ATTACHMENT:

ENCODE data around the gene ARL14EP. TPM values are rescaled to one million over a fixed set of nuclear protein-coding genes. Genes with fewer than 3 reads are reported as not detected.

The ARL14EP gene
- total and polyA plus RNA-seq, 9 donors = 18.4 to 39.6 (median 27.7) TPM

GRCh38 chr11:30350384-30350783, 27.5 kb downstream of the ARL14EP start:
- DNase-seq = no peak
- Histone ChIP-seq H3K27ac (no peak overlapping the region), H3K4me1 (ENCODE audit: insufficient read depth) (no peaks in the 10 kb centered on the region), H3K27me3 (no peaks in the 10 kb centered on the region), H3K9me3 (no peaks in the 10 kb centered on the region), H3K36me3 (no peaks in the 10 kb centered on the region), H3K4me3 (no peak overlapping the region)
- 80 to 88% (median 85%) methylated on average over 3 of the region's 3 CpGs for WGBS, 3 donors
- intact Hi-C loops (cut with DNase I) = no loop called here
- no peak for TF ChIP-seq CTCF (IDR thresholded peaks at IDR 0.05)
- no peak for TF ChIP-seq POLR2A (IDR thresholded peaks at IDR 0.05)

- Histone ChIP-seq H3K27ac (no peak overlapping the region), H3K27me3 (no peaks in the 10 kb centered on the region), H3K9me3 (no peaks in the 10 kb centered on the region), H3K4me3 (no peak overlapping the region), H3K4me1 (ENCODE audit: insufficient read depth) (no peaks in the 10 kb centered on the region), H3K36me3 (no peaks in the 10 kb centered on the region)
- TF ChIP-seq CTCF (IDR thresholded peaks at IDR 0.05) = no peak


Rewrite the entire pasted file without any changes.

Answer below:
ENCODE data around the gene ARL14EP. TPM values are rescaled to one million over a fixed set of nuclear protein-coding genes. Genes with fewer than 3 reads are reported as not detected.

The ARL14EP gene
- total and polyA plus RNA-seq, 9 donors = 18.4 to 39.6 (median 27.7) TPM

GRCh38 chr11:30350384-30350783, 27.5 kb downstream of the ARL14EP start:
- DNase-seq = no peak
- Histone ChIP-seq H3K27ac (no peak overlapping the region), H3K4me1 (ENCODE audit: insufficient read depth) (no peaks in the 10 kb centered on the region), H3K27me3 (no peaks in the 10 kb centered on the region), H3K9me3 (no peaks in the 10 kb centered on the region), H3K36me3 (no peaks in the 10 kb centered on the region), H3K4me3 (no peak overlapping the region)
- 80 to 88% (median 85%) methylated on average over 3 of the region's 3 CpGs for WGBS, 3 donors
- intact Hi-C loops (cut with DNase I) = no loop called here
- no peak for TF ChIP-seq CTCF (IDR thresholded peaks at IDR 0.05)
- no peak for TF ChIP-seq POLR2A (IDR thresholded peaks at IDR 0.05)

- Histone ChIP-seq H3K27ac (no peak overlapping the region), H3K27me3 (no peaks in the 10 kb centered on the region), H3K9me3 (no peaks in the 10 kb centered on the region), H3K4me3 (no peak overlapping the region), H3K4me1 (ENCODE audit: insufficient read depth) (no peaks in the 10 kb centered on the region), H3K36me3 (no peaks in the 10 kb centered on the region)
- TF ChIP-seq CTCF (IDR thresholded peaks at IDR 0.05) = no peak